Over the last several seasons, denizens of the Lawrenceville’s Sunday farmers market became familiar with David Zaback, the young, energetic, and cheerful face of Gravity Hill Farm in Titusville, where he was manager. Before signing on at Gravity Hill, Zaback had interned for three years with farmer Matt Conver at Lawrenceville’s Cherry Grove Organic Farm, which runs a well-subscribed CSA (Community Supported Agriculture) program. This season Zaback has started up his own farm, Z Food Farm in Lawrenceville, and both the farming and food communities he became part of have gathered round to help get his enterprise off the ground, so to speak.

“Farmer Matt,” as Conver is known, loaned his tractor to Zaback early this spring. Howard Myers, whose farm is nearby on Fackler Road, plowed the first of what will be Z Food Farm’s 20 acres. Folks from Hendrickson Farm on Cold Soil Road helped pound posts for the deer fence. “I’ve got a lot of drive and passion but limited resources,” says the 27-year-old Zaback, “so it’s great to have other farmers come to help me out. It makes me feel part of a community, and makes me think that someday I might be in a position to help the next generation of farmers.”

Gravity Hill has new managers this year, but owners David Earling and Maria Nicolo graciously pay tribute to Zaback’s contribution on their website, noting that during his tenure he “put a lot of loving care into our soil and now has moved on to start his own farm.” And the couple agreed to let Z Food Farm take over the table at Lawrenceville’s market that had been theirs. Starting around the end of June, Zaback expects to also be selling his organically grown produce on Sundays at Philadelphia’s Rittenhouse Square and on Wednesdays, noon to 7 p.m., at his own farmstand.

That stand, on Princeton Pike between Fackler and Lewisville Roads, is a familiar one to regular travelers of that road. For several years it functioned as Little Acres Farm Market Too. But the acreage behind it was no longer being worked. “Only a barn and a well were here,” Zaback says. He leases the land from the Hamill family, which has similar arrangements with Cherry Grove Organic Farm and Cherry Grove Farm, the latter where farmer Kelly Harding raises animals for meat and cheese.

Zaback also has his family behind him. Much of the current activity at Z Food Farm is reported in loving detail at www.farmer-david.blogspot.com, by David Zaback’s father, Alan, who has been chronicling his son’s activities online for the last three years.

He and his wife, Lynn, raised David and his elder brother, Pete, in Iowa City, IA, moving to the Lawrenceville area when David was in college at Iowa State University in Ames, where he majored in cultural anthropology. Alan Zaback had been a substance abuse counselor for 25 years at the University of Iowa, but the family relocated when Lynn got a job in the global division of ETS. “She works just down the road from the farm,” her son says, “so she stops by every day.” Alan Zaback taught in the West Windsor-Plainsboro school system for a couple of years, but now divides his time between helping out at the farm and baking cupcakes at Princeton’s Bent Spoon ice cream shop.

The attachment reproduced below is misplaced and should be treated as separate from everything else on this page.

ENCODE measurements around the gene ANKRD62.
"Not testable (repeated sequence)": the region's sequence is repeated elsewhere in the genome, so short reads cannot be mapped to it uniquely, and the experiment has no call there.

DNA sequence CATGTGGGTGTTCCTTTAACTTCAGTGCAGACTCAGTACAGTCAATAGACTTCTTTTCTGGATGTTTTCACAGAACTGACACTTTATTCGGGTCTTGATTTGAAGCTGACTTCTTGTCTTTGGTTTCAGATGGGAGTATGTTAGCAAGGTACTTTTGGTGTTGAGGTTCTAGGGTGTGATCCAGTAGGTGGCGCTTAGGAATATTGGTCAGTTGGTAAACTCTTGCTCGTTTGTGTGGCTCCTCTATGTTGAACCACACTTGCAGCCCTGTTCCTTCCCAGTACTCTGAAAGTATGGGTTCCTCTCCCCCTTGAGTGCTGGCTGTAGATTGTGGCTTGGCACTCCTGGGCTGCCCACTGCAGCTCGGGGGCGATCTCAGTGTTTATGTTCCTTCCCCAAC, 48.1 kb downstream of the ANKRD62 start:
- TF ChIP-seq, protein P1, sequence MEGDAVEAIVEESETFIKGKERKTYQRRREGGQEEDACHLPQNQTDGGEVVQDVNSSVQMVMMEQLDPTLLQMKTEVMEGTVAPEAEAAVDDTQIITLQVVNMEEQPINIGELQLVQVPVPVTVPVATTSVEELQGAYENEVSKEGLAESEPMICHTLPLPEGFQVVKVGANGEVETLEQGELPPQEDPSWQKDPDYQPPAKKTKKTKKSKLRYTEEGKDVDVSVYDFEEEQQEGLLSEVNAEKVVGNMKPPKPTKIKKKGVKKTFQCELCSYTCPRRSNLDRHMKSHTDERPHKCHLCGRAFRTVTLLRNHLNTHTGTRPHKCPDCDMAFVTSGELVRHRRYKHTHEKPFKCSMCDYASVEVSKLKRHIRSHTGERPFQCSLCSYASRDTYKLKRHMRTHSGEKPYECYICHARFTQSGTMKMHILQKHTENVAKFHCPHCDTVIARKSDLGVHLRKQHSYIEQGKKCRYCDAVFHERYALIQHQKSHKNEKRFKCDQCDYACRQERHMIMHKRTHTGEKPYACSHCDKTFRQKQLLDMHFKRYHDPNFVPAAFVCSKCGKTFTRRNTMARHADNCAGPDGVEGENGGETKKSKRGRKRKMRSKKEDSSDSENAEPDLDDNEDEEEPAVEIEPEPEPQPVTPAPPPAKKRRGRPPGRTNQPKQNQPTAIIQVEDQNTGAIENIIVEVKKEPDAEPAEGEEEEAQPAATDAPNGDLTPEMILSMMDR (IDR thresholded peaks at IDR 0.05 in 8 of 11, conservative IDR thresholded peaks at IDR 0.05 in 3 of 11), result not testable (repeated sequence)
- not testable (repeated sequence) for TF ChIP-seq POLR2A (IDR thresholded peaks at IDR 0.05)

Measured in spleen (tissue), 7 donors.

Which may explain why Gab is given credit for helping to get the farm’s website up and running. That’s Gab Carbone, who owns the Bent Spoon with her husband, Matt Errico, and who has put Zaback’s produce to good use in her creations over the years. “I was talking with Gab recently about the stress that comes with a start-up. But we agreed it’s inspiring stress, the best kind of entrepreneurial stress. It’s the most exciting time ever,” Zaback says.

He was one semester away from graduating from Iowa State when, he says, the pull of farming became irresistible. In 2003 while a junior, he got his first exposure to farming as an exchange student at Humboldt State University in Arcata, CA. “At the time, I was really more interested in food than farming, and was doing research on how the animal agricultural system was unsustainable. Then I discovered that the same was true for vegetables. This was all new information,” he says.

In 2004 he returned to Iowa State and cultural anthropology. “I enjoyed the theoretical discussions but it all seemed so intangible. Farming is super-tangible; nothing is more tangible than eating the food you’re growing.” He was headed back to New Jersey to visit his parents during spring break, and decided to check out an internship opportunity that Cherry Grove Organic was offering that summer. “I can’t speak for Farmer Matt but I felt an immediate connection,” Zaback says. “It wasn’t as if I had planned on not graduating but the immersion fulltime in the farm became compelling. After that summer I didn’t go back.”

Eventually, though, Zaback says he “needed a sense of completion.” So over the last year or so he took an online class at Thomas Edison State College and, even while starting up the farm, an evening class at Rutgers. “I just took my finals and got A’s in both,” he says proudly.

Zaback is in the process of submitting paperwork for the farm to become certified organic. Of the two 10-acre fields at his disposal, one has gone unused for the last three years, which is the minimum standard to be certified. Spring, 2008, was the last time the other field was used, so spring 2011 is when it will be eligible for certification. Among the cornucopia of produce Z Food Farm is growing in its inaugural year are: 15 varieties of lettuce; eight kinds of sweet peppers; five different beets; nine different summer squashes; and a whopping 54 varieties of tomatoes, 48 of which are heirloom. “It’s hard for me to get the number down even to that,” he admits. “Plus, specialty onions, spinach, arugula, beans, cut flowers, herbs, cauliflower, broccoli. Should I go on?”

Z Food Farm, 3501 Princeton Pike, Lawrenceville, 609-610-4909. www.zfoodfarm.com.

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